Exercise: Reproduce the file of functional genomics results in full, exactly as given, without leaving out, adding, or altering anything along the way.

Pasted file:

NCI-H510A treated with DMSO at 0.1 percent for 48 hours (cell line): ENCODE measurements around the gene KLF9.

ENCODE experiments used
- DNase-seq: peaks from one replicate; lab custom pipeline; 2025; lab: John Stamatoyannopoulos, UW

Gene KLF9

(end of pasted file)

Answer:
NCI-H510A treated with DMSO at 0.1 percent for 48 hours (cell line): ENCODE measurements around the gene KLF9.

ENCODE experiments used
- DNase-seq: peaks from one replicate; lab custom pipeline; 2025; lab: John Stamatoyannopoulos, UW

Gene KLF9